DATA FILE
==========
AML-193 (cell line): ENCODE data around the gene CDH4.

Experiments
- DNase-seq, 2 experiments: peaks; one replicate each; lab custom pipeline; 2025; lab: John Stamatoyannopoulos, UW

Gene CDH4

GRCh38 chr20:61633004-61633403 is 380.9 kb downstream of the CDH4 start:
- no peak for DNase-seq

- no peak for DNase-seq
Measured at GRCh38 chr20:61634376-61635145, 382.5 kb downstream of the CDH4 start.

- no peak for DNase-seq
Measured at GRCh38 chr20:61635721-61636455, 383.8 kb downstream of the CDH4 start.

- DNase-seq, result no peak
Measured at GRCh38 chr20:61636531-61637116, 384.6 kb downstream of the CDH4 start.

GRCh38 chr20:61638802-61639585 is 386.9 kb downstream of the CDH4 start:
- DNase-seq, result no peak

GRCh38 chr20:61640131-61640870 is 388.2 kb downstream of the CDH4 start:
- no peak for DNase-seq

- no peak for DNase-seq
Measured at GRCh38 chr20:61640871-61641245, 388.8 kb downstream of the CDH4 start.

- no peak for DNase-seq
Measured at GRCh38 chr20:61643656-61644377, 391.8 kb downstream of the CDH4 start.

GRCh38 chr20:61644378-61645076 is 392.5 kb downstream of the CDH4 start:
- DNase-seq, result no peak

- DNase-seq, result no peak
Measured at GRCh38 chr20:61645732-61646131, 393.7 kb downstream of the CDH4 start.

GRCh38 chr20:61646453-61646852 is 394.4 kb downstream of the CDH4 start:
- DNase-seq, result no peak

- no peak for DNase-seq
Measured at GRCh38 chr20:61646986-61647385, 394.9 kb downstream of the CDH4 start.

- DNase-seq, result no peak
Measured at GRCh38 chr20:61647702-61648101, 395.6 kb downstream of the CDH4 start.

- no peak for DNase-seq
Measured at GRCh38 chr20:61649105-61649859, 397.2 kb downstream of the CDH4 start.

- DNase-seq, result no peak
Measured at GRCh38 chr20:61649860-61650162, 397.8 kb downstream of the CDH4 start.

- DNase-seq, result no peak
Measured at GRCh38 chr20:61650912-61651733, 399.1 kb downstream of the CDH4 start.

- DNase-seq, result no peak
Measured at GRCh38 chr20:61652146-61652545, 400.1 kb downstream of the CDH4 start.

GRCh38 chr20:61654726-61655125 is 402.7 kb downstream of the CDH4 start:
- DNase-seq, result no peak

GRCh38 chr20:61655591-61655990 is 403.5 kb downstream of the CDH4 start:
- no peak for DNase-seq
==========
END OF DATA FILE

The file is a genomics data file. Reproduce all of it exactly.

AML-193 (cell line): ENCODE data around the gene CDH4.

Experiments
- DNase-seq, 2 experiments: peaks; one replicate each; lab custom pipeline; 2025; lab: John Stamatoyannopoulos, UW

Gene CDH4

GRCh38 chr20:61633004-61633403 is 380.9 kb downstream of the CDH4 start:
- no peak for DNase-seq

- no peak for DNase-seq
Measured at GRCh38 chr20:61634376-61635145, 382.5 kb downstream of the CDH4 start.

- no peak for DNase-seq
Measured at GRCh38 chr20:61635721-61636455, 383.8 kb downstream of the CDH4 start.

- DNase-seq, result no peak
Measured at GRCh38 chr20:61636531-61637116, 384.6 kb downstream of the CDH4 start.

GRCh38 chr20:61638802-61639585 is 386.9 kb downstream of the CDH4 start:
- DNase-seq, result no peak

GRCh38 chr20:61640131-61640870 is 388.2 kb downstream of the CDH4 start:
- no peak for DNase-seq

- no peak for DNase-seq
Measured at GRCh38 chr20:61640871-61641245, 388.8 kb downstream of the CDH4 start.

- no peak for DNase-seq
Measured at GRCh38 chr20:61643656-61644377, 391.8 kb downstream of the CDH4 start.

GRCh38 chr20:61644378-61645076 is 392.5 kb downstream of the CDH4 start:
- DNase-seq, result no peak

- DNase-seq, result no peak
Measured at GRCh38 chr20:61645732-61646131, 393.7 kb downstream of the CDH4 start.

GRCh38 chr20:61646453-61646852 is 394.4 kb downstream of the CDH4 start:
- DNase-seq, result no peak

- no peak for DNase-seq
Measured at GRCh38 chr20:61646986-61647385, 394.9 kb downstream of the CDH4 start.

- DNase-seq, result no peak
Measured at GRCh38 chr20:61647702-61648101, 395.6 kb downstream of the CDH4 start.

- no peak for DNase-seq
Measured at GRCh38 chr20:61649105-61649859, 397.2 kb downstream of the CDH4 start.

- DNase-seq, result no peak
Measured at GRCh38 chr20:61649860-61650162, 397.8 kb downstream of the CDH4 start.

- DNase-seq, result no peak
Measured at GRCh38 chr20:61650912-61651733, 399.1 kb downstream of the CDH4 start.

- DNase-seq, result no peak
Measured at GRCh38 chr20:61652146-61652545, 400.1 kb downstream of the CDH4 start.

GRCh38 chr20:61654726-61655125 is 402.7 kb downstream of the CDH4 start:
- DNase-seq, result no peak

GRCh38 chr20:61655591-61655990 is 403.5 kb downstream of the CDH4 start:
- no peak for DNase-seq